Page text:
The second digit in a NOC code identifies the Skill Level. There are four Skill Levels, and each one is associated with two digits: A (0 and 1), B (2 and 3), C (4 and 5), and D (6 and 7). The Skill Level refers to what kind of education and training is generally necessary for an occupation. For example, Skill Level A occupations usually require a university education.

The major exception to this formula is Skill Type 0 – Management occupations, because there are management occupations in every area of work. The first digit of every management occupation is 0, and the second digit refers to the Skill Type. For example, a NOC code starting with 03 refers to a management occupation in health.

Major and Minor Groups

Sometimes, immigration program guides might refer to NOC Major or Minor Groups.

Major Groups refer to the first two digits of a NOC code together. For example, Major Group 31 refers to most occupations in the health industry (Skill Type 3) that generally require university education (Skill Level A). All of these occupations will be assigned a NOC code that begins with the numbers 31. This includes dentists (3113), pharmacists (3131), and nutritionists (3132), among others.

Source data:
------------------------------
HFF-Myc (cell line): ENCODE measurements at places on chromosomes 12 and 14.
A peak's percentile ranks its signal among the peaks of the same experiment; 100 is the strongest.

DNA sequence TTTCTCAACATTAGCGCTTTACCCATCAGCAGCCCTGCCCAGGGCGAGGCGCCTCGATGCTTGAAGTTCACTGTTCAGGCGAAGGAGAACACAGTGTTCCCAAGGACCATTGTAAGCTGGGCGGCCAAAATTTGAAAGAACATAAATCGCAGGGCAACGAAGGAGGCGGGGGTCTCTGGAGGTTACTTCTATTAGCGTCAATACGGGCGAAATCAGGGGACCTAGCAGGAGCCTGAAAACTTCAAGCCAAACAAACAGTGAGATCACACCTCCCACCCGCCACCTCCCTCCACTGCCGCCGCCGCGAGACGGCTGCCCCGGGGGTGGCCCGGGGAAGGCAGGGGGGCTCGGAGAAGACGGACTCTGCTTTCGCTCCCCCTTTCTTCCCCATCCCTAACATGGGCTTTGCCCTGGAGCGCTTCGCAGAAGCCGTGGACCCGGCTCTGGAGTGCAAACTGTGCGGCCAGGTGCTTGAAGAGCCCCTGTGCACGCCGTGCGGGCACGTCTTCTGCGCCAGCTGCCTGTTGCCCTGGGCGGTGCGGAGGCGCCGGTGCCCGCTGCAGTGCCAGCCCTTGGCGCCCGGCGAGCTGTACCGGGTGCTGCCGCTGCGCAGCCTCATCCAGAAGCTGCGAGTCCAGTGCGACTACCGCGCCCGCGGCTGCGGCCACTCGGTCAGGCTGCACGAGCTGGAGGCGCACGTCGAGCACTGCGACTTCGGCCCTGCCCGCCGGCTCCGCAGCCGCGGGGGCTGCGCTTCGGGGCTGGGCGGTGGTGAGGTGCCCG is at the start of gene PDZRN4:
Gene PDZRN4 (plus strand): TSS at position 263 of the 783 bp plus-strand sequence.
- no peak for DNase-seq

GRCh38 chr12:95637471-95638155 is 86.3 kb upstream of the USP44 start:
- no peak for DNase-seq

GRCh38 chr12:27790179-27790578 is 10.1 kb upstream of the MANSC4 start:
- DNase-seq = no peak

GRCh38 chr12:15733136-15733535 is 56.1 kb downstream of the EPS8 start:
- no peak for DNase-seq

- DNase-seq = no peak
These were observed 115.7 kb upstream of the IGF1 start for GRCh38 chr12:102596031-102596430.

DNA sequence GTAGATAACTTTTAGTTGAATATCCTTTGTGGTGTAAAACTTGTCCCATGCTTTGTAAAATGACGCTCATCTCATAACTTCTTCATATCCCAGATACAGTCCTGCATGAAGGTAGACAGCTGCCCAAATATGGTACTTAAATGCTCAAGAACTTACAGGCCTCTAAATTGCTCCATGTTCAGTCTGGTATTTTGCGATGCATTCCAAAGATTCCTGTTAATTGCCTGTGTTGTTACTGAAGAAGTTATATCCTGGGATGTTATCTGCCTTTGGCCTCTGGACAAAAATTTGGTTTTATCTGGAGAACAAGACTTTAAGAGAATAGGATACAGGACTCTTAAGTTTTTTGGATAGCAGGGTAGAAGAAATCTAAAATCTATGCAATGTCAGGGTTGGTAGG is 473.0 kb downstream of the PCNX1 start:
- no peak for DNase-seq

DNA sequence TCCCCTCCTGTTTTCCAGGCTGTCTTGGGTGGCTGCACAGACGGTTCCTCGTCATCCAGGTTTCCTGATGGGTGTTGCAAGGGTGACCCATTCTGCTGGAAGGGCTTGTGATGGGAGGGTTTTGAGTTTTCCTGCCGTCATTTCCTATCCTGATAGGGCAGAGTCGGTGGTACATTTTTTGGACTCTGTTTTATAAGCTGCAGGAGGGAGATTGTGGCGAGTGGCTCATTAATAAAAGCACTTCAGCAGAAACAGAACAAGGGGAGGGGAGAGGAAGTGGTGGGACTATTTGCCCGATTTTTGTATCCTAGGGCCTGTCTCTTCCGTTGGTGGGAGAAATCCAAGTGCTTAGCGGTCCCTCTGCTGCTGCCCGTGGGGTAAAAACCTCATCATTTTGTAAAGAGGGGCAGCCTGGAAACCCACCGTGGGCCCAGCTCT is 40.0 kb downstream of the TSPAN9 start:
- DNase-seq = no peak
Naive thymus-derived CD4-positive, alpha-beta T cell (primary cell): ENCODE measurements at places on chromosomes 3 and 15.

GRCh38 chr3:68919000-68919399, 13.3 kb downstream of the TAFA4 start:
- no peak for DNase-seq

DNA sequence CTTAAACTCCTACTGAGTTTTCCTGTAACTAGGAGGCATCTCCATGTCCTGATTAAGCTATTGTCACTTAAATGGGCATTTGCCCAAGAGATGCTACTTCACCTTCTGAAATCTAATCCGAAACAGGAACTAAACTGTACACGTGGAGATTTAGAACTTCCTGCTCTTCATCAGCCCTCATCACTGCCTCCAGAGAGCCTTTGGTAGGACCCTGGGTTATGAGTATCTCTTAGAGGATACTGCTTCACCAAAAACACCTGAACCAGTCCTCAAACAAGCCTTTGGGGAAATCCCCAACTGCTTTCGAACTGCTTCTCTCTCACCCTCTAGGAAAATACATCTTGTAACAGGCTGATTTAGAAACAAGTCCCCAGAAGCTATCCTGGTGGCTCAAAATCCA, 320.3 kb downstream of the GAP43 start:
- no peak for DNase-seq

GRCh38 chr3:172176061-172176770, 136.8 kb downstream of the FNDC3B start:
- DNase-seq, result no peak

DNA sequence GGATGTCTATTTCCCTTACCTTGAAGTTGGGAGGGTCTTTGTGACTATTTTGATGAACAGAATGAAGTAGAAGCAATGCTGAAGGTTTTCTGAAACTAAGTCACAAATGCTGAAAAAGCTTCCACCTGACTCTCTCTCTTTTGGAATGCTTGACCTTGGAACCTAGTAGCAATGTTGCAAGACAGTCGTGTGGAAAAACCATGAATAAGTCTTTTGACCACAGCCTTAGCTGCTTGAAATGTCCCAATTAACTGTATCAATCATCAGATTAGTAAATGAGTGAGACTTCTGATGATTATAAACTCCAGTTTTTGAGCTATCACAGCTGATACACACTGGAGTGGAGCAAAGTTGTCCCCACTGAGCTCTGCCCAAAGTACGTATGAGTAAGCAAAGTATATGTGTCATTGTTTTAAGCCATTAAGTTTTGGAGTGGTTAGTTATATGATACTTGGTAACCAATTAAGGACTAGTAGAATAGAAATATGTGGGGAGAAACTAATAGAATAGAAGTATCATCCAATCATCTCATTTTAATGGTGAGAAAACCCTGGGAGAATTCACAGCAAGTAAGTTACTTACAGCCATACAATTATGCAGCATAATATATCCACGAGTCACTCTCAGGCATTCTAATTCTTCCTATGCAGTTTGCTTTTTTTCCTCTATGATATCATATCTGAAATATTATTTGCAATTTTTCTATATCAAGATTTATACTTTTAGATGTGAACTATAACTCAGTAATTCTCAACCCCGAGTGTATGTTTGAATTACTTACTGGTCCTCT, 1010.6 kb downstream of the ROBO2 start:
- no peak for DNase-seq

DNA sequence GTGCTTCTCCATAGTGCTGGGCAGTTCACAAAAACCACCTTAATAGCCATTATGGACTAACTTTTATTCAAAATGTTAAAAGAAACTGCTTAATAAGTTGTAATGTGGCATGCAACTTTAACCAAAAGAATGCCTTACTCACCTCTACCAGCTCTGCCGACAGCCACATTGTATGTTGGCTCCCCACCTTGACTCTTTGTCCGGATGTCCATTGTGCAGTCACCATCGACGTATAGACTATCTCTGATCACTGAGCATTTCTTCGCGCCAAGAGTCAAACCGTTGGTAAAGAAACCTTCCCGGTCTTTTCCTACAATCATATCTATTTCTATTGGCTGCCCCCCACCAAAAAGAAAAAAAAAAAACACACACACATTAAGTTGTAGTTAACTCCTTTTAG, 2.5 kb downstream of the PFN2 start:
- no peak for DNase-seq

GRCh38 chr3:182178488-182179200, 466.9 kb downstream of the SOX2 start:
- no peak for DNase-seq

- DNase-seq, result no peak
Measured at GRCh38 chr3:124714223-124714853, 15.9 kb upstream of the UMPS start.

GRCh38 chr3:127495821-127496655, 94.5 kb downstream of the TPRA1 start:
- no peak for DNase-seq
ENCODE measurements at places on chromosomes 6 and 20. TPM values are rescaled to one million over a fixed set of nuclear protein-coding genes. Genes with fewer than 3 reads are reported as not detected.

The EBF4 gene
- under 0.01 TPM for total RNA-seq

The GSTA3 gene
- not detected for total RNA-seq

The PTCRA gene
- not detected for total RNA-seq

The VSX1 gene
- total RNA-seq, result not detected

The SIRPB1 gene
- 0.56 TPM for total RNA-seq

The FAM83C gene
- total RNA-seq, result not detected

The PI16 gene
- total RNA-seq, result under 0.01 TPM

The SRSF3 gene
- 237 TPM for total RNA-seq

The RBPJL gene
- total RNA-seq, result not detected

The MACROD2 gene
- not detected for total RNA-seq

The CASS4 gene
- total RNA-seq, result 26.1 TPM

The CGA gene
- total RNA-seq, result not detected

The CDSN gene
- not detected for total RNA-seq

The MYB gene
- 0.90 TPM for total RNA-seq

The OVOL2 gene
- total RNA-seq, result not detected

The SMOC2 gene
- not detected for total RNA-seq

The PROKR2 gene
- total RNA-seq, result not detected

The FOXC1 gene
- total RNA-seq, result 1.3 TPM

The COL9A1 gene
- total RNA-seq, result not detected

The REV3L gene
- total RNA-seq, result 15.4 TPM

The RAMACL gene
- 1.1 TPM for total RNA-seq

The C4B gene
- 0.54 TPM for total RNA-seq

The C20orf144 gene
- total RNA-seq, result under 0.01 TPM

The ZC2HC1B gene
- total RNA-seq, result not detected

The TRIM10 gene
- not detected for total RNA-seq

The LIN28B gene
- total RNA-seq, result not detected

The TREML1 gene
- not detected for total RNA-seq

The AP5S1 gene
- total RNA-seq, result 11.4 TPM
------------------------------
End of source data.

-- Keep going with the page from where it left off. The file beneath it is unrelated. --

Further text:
Minor Groups refer to the first three digits or a NOC code. They group together similar occupations within each major group. For example, judges (4111) and lawyers (4112) are both in Minor Group 411. Social workers (4152) and family counsellors (4153) are both in Minor Group 415. Notice that the first two digits of each minor group refer to the major group it belongs to. In this example, Major Group 41.

Finding Your NOC Code

You can find your NOC code by searching the NOC matrix either by your industry, or by keywords such as your job title. Be sure to check that the lead statement matches your job description, and that you perform the majority of the duties and responsibilities listed under the NOC code.

Pay close attention to the NOC exclusions also. If your occupation seems to match a certain NOC code, but also matches one of the NOC codes listed as an exclusion, you may not claim that occupation. Whichever NOC code you claim, you will need to prove that it is accurate by providing reference letters from your past employers. In the event that your occupations seems to match multiple NOC codes, you must determine which one best fits your experience. Keep in mind that the visa officer reviewing your application will have in-depth knowledge of the NOC matrix. If they determine that your occupations best fits a different NOC code, they may refuse your application. Search the NOC Matrix